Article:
Three Long Island villages were among a sampling of New York municipalities noted as lacking in fire code enforcement in an audit by state Comptroller Thomas DiNapoli's office.

Patchogue, Lindenhurst and Hempstead villages were among the 10-municipality sample in the audit conducted in 2013. The audit report was released Wednesday.

Auditors found gaps in the review of fire safety plans or evacuation procedures for public buildings such as adult care facilities, hospitals, hotels, preschools, libraries and shopping malls.

The state requires each municipality charged with enforcing the New York fire prevention and building code to keep records of its enforcement activities, including fire safety and evacuation plans, and conduct periodic reviews and fire drills.

In Patchogue, the fire marshal told auditors he did not review evacuation plans or perform the reviews for the required number of fire drills "because his time is better spent on other aspects of fire safety," according to DiNapoli's report.

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Similar issues were noted in the other villages, but only Patchogue challenged the comptroller's right to audit those issues. Patchogue officials, in a written response included in the audit, accepted DiNapoli's recommendations for corrective action, but added that they "find no support in the statutes or case law for the comptroller to conduct such a 'fire safety' audit."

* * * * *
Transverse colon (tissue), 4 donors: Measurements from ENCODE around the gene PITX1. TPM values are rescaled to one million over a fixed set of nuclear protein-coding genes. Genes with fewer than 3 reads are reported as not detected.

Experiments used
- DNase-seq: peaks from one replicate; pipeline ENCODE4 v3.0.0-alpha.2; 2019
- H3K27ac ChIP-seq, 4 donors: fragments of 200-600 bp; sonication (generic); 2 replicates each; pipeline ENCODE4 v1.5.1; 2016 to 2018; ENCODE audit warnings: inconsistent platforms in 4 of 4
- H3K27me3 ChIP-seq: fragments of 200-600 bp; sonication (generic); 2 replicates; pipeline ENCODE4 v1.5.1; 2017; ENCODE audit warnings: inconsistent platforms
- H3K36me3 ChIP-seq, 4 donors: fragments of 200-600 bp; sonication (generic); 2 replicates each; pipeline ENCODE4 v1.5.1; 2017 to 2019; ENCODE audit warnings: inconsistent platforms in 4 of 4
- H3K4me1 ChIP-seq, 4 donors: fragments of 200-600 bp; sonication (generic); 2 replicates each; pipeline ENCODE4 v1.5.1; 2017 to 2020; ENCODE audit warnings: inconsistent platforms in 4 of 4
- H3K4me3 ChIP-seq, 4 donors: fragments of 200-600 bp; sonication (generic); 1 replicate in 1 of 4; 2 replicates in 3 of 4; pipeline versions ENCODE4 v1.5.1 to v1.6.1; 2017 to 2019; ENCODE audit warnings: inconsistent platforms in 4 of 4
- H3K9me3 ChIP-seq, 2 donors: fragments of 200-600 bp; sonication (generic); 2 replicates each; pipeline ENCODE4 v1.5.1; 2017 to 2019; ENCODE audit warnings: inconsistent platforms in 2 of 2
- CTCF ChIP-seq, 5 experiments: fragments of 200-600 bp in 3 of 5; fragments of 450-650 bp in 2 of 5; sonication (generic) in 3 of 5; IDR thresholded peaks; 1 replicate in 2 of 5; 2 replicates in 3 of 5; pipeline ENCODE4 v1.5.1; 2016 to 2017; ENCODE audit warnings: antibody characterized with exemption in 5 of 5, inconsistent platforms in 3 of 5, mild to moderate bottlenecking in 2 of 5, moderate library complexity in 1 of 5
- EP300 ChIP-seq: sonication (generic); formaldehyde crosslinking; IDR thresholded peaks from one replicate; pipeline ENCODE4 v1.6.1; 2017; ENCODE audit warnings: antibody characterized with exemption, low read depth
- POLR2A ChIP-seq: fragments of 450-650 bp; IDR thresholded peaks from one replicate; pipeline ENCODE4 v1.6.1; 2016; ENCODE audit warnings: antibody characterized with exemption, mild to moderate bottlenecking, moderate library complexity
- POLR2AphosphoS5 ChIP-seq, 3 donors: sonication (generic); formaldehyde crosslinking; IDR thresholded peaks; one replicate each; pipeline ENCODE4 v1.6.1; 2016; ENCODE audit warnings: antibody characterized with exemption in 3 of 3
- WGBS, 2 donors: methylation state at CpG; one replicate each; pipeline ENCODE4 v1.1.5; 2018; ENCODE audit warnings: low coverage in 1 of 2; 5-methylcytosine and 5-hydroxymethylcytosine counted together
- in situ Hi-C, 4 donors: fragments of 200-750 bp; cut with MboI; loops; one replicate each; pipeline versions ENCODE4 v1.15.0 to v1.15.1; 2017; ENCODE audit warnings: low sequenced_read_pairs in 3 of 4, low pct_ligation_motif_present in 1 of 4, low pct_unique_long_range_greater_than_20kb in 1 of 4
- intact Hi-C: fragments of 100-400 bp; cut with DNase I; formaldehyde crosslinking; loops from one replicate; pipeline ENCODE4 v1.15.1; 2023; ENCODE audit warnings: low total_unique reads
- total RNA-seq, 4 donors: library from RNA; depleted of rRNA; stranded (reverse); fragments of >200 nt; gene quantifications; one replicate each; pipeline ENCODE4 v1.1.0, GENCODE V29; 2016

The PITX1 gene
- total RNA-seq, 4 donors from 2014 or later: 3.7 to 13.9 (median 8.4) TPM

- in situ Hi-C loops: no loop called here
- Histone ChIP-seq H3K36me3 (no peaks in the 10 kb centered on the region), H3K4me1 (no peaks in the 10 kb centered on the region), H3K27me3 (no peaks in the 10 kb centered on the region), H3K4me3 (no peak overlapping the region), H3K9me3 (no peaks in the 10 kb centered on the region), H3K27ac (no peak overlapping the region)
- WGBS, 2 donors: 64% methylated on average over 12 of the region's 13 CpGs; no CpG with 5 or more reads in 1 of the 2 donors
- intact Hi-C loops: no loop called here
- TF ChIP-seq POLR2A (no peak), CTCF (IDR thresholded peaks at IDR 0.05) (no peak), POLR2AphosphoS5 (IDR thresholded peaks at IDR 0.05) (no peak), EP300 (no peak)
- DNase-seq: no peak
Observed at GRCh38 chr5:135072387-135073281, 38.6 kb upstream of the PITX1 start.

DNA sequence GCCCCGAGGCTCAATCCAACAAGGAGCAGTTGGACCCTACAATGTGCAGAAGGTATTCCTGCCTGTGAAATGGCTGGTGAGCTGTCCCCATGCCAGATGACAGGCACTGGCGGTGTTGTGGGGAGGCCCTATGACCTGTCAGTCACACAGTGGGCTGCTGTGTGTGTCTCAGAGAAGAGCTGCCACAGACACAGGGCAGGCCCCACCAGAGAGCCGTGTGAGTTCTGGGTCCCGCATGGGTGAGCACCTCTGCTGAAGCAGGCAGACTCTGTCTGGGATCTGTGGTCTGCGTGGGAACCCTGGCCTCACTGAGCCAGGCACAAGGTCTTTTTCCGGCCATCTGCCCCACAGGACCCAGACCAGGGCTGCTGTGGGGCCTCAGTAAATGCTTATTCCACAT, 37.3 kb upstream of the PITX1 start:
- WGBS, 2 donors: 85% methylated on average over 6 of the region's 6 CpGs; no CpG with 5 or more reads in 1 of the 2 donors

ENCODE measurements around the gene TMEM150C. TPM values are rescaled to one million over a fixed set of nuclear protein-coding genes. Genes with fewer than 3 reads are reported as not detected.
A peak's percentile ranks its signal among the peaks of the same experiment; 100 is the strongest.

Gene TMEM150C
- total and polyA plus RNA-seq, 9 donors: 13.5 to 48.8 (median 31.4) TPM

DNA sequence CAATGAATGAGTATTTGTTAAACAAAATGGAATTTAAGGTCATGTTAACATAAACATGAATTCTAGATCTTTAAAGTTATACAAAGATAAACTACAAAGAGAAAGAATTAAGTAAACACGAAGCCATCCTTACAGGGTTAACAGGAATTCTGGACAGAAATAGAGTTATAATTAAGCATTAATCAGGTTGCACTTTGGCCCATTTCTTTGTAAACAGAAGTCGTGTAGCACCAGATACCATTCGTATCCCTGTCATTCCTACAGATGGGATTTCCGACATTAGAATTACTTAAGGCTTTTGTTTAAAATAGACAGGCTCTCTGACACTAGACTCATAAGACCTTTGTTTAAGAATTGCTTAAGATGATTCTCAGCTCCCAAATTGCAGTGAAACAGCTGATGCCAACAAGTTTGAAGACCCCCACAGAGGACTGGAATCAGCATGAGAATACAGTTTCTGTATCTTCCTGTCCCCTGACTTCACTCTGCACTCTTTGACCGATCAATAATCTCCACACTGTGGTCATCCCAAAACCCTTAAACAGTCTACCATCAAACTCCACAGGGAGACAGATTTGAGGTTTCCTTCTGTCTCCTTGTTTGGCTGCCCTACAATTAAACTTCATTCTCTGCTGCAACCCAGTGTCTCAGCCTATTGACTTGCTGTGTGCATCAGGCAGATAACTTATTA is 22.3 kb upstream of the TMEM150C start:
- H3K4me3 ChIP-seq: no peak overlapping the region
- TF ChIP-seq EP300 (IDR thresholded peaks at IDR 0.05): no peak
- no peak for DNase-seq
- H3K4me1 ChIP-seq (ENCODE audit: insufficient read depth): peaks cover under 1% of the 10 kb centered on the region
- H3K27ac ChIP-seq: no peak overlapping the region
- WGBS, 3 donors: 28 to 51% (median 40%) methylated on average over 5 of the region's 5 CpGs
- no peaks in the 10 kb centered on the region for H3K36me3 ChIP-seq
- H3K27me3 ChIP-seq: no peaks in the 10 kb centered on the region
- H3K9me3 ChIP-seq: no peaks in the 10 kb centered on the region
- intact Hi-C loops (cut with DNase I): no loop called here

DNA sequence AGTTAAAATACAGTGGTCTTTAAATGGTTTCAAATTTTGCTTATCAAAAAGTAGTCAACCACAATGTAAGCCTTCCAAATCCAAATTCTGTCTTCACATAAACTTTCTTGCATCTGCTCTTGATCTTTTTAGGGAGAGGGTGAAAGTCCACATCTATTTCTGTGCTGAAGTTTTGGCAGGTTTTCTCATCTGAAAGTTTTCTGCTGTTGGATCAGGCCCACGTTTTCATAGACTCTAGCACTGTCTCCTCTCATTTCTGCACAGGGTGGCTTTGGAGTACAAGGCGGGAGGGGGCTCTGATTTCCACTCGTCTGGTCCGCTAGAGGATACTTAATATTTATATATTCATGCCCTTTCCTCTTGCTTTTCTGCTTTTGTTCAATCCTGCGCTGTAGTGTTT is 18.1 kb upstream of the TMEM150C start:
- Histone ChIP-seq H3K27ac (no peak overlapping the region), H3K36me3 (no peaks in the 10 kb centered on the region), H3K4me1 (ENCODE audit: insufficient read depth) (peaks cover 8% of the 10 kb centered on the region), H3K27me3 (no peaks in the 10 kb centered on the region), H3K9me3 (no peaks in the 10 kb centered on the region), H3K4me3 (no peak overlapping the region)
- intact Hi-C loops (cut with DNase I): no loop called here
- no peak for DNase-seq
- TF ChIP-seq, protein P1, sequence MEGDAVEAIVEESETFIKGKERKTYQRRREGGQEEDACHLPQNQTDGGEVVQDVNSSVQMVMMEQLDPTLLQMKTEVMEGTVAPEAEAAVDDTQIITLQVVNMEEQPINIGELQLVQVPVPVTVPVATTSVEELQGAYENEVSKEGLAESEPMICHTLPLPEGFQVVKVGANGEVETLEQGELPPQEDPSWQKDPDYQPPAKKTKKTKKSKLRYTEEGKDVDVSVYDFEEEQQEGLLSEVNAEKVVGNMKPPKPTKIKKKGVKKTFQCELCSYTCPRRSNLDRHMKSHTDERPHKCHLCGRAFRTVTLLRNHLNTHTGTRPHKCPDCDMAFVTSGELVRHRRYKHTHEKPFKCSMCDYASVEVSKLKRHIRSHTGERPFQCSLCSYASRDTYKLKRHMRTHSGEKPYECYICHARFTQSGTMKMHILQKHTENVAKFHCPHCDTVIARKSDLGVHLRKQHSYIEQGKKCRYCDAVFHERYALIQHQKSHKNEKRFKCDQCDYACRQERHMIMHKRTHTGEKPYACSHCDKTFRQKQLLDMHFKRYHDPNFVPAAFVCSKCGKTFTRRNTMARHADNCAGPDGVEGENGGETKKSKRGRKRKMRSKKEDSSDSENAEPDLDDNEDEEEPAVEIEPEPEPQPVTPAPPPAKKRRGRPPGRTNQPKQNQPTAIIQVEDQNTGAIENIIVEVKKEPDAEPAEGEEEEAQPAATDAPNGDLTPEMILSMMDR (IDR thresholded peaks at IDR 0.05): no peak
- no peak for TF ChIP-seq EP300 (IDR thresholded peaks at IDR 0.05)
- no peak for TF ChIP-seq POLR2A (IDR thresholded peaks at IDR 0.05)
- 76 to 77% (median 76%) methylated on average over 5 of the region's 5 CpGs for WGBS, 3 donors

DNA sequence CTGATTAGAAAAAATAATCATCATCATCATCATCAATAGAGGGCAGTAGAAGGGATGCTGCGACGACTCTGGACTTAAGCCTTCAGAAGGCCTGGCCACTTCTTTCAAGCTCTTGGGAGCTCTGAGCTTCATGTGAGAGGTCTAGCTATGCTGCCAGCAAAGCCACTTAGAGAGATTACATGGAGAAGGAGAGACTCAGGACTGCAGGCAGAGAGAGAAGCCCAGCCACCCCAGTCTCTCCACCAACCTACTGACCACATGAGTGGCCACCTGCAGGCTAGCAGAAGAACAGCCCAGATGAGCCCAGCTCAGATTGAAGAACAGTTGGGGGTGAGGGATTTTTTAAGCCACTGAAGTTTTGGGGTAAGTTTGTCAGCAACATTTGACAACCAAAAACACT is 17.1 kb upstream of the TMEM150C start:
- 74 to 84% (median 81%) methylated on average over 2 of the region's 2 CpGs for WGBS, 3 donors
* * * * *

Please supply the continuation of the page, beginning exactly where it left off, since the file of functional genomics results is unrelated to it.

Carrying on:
In Hempstead, the fire inspector did not review or approve fire plans because he thought Nassau County did, according to the report, but county officials said Nassau does not perform those reviews. In Lindenhurst, the report found the fire marshal didn't review fire or evacuation plans and the village had no list of buildings required to have the plans or drills.

Auditors visited 96 buildings around the state and found 73 of them -- 76 percent -- did not have a fire safety plan that met the minimum state code requirements. Of those, 44 did not have an adequate evacuation plan on file and 54 did not conduct the required number of drills.

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In addition to the three Long Island villages, the audit covered the cities of Ithaca, North Tonawanda, Plattsburgh, Poughkeepsie, Rome, Saratoga Springs and White Plains.